“Mmm-hmm.” I said this around the tongue hanging out of my mouth while I tried to thread a needle.
“I think they’re wrong.”
I would’ve argued that they (whoever they are) weren’t wrong. It’d be bad to not learn from your mistakes and to keep making them. I’d have argued except I needed to keep my tongue hanging out of my mouth to thread the needle. Don’t ask why stupid faces helps in these situations. They just do.
She smirked at me when I ah-ha-ed in triumph over the needle and then said, “I think It’s far better to learn from someone else’s mistake. That way you still get an education and don’t have to be in trouble for it.”
Did I mention she is eleven?
I agree with her.
And not that her insight helped me with my reasons for hating yesterday, but that I loved how she forms her own insights and I loved being with her. She is better than any counseling I could get elsewhere. If you’re having a crummy day, take a deep breath and go hang out with your kids. Child therapy is the very best kind.
A week ago, James Dashner wrote into our writer’s group with some interesting little statistics from one of his manuscripts. I won’t give you those statistics since it’s private information and he might not appreciate me displaying it to the public. But being that James is an accountant who tends to be a little OCD about numbers I thought I’d run his numbers against my newly completed manuscript. The idea is that he counted up how many “overused” words are in his manuscript. I’ve used my most recently completed novel here:
- The manuscript title: The Day My Subconscious Betrayed Me
- Word count: 75,000
- the word “that”: 635
- The word “the”: 3047
- The word “suddenly”: 1
- The word “was”: 711
I plan on harvesting a few of those was-es and sending them into the lazy writer trash can, but over-all I think I faired quite well. By running this little exercise I found several pet words of mine words like “seemed”, “Just”, “shrug” (my characters have the twitchiest shoulders in the world!), and “had.” Then there were the pet phrases, “He scrubbed his hand over his head.” “She narrowed her eyes to glare at . . .” (she glared at everybody so you can fill in the blank with almost any name you want).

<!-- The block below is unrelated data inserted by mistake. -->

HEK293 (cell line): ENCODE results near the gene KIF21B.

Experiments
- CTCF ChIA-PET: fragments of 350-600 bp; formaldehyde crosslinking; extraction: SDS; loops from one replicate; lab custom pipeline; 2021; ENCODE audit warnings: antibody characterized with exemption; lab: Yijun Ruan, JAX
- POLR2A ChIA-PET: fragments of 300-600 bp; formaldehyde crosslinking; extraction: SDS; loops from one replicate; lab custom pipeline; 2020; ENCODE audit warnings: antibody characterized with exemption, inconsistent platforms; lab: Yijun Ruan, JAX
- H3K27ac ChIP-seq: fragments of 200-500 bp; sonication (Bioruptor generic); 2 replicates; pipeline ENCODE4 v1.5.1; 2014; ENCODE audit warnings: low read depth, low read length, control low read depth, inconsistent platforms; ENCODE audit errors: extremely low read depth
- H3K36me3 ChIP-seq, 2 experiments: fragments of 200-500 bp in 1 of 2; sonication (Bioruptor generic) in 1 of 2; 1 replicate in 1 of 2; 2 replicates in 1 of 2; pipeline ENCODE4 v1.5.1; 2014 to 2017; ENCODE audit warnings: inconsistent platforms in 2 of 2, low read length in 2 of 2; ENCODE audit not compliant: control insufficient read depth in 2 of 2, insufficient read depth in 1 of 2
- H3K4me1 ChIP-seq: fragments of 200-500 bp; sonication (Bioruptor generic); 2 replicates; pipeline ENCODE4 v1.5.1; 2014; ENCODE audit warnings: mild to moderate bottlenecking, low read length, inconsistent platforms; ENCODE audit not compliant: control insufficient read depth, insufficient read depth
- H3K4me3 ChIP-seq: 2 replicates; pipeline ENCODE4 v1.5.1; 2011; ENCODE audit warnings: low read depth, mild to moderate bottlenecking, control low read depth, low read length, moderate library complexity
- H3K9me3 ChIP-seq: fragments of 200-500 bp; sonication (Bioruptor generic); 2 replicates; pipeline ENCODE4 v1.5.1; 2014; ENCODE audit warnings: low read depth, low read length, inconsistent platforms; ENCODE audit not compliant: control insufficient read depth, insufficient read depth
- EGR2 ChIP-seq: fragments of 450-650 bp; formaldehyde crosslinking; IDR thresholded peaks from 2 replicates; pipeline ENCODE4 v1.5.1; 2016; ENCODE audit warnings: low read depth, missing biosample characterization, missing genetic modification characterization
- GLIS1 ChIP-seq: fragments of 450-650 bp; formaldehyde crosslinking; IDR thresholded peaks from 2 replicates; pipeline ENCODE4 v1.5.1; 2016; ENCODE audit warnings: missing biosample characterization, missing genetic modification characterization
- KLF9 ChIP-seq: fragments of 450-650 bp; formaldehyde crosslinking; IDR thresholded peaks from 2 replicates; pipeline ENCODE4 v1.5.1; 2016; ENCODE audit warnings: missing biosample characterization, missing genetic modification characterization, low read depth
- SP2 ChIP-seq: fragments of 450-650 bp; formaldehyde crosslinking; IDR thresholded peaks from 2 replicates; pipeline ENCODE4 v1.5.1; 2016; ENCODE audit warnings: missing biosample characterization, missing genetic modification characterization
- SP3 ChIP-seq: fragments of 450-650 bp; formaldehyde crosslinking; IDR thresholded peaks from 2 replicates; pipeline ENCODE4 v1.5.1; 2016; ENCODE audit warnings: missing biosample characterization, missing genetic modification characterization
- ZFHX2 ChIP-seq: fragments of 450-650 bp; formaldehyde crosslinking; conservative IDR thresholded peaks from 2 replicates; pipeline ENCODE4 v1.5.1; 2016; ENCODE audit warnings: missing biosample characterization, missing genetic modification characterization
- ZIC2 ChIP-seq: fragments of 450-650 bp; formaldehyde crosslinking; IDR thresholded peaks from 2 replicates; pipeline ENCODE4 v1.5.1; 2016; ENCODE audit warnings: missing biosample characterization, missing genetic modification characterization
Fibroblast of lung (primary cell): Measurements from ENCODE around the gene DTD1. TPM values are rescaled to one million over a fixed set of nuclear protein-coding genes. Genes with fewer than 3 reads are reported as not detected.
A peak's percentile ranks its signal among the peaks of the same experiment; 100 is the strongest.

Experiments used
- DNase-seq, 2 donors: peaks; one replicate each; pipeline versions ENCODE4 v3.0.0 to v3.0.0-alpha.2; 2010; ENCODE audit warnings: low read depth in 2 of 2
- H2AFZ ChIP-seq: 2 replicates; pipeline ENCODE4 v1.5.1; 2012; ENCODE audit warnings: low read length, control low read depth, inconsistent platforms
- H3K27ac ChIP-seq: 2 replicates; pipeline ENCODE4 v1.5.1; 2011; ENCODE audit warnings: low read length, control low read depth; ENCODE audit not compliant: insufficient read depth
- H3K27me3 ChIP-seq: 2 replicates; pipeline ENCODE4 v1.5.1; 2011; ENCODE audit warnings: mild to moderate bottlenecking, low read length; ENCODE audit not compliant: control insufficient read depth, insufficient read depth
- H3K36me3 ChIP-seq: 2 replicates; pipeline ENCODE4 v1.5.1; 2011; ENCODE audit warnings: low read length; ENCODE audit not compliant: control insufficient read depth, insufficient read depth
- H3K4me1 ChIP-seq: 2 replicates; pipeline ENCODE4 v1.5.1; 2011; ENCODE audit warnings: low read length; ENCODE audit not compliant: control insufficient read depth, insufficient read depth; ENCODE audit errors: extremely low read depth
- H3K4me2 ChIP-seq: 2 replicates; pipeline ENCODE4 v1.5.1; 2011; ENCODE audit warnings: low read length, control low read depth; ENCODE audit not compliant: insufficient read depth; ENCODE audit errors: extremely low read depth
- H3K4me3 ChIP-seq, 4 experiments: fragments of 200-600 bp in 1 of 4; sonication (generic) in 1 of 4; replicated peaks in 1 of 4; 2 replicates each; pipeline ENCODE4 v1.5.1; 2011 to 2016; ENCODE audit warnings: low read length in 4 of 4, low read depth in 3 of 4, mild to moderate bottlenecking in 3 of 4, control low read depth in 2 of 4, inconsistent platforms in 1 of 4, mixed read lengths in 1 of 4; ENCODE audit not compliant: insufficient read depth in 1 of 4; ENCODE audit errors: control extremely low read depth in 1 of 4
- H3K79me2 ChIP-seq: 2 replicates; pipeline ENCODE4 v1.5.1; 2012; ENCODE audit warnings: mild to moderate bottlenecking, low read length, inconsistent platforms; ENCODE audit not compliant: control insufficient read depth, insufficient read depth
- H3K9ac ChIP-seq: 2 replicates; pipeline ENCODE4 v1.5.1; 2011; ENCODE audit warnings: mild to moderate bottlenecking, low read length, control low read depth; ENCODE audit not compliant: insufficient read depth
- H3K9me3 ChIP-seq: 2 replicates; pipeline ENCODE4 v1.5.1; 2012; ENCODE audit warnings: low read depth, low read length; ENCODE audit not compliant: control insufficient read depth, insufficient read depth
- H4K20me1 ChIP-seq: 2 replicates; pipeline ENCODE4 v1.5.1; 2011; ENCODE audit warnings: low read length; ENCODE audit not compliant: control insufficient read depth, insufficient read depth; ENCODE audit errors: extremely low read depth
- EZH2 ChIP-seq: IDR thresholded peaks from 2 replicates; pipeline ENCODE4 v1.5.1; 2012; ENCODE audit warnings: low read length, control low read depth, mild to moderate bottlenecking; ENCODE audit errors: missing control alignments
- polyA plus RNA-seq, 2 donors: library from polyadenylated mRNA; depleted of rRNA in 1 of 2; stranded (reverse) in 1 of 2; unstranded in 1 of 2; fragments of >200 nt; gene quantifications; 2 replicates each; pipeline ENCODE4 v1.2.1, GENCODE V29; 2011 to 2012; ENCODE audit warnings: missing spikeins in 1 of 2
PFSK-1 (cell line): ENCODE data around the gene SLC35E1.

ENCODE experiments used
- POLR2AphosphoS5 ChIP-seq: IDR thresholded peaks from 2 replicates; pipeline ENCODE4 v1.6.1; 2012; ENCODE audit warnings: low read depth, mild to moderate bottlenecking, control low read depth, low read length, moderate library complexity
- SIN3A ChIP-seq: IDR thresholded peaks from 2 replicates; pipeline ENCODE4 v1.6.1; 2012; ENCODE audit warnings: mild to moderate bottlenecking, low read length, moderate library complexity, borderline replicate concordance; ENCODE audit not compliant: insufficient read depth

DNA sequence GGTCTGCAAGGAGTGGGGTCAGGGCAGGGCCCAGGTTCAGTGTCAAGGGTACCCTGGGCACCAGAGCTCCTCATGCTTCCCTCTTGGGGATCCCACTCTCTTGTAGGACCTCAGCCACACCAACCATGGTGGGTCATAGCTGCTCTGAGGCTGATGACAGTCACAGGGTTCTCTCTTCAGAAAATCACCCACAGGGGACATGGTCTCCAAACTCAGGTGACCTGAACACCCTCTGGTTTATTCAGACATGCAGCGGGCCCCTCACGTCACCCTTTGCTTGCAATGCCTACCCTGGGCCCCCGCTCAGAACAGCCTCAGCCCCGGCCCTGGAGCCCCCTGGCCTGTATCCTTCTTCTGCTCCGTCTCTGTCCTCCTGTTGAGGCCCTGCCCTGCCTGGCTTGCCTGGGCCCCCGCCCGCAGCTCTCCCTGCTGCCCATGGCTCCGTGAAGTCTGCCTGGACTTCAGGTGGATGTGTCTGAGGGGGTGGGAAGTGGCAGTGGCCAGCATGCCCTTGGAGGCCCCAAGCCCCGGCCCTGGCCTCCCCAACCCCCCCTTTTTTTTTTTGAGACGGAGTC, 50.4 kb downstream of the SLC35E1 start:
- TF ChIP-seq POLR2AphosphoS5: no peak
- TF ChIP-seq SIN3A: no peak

I’m glad James brought it up since he’s reawakened my need to tighten my writing. I think it’s something we can all do in, not only writing, but our lives as well. We could throw away a few things tying up space that we keep around for no other good reason than because they make us feel comfortable. I am NOT OCD, but every now and again I feel better when I clean out my closets and even better still when I clean up my manuscripts.
“I’m sick of following my dreams man, I’m just going to ask where they’re going and hook up with ‘em later.” –Mitch Hedberg (quote courtesy of Jeff Savage)
Mitch is a kindred spirit. If I ever meet this person, I’m buying him dinner. It must be nice to be an author unafraid. You know who those guys are. They are the ones that no matter what they write, someone, somewhere will publish it. And all the critics swoon at the mere mention of said author’s name. It’s like the Midas touch of words. And don’t get me wrong if you think I am just being bitter. I’m way more than bitter. I’m outright jealous
In reality (that place I refuse to exist) I am a GREAT cheerleader for others. I’m happy when other people succeed. I really am.
So I’m happy for them, jealous of them, and just sitting here wondering where my dreams plan on taking me next. I’m hoping it’s somewhere excellent. I hope it’s somewhere linked to the words “New York Times Bestseller’s list” and involves greenlighted movie projects and action figures.
In the mean time, Why don’t you all mosey on over to Carole Thayne Warburton’s blog. Her blog was so sweet it made me tear up a little . . . or maybe I’m just hitting menopause and am hormonally imbalanced (scott, keep your comments to yourself!) In her blog, she tells of the time we first met. She makes me sound sooo much more confident than I really am that I had to laugh. In reality, authors scared me. Every stinking one of them. I felt like such a phony around them. Like a little girl wearing her mom’s lip stick and heels. It’s taken me years to overcome that feeling (and I’m lying when I say I’ve overcome it) . I also laughed when she says I have energy. What she meant to say is that I have attention deficit disorder. You should also check out Carole’s books while you’re there. She is an excellent writer. My husband loves her books as much as I do. And he is a man of discerning taste (he married me after all).
To all of you worrying over your own writing careers I leave you with this poem (I didn’t write it. Karen Hoover, who totally rocks, wrote it)
The Poser –Karen Hoover
At the beginning again
a fresh start
a paragraph or two
the word dance begins
who never learned to dance
spin and twirl
with the best of them
the ones who REALLY know
how to link plot to structure
and weave words and stories
am simply a poser
If any of the rest of you have ever felt like a poser, I’d love to hear the tale. Feel free to share in the comments section.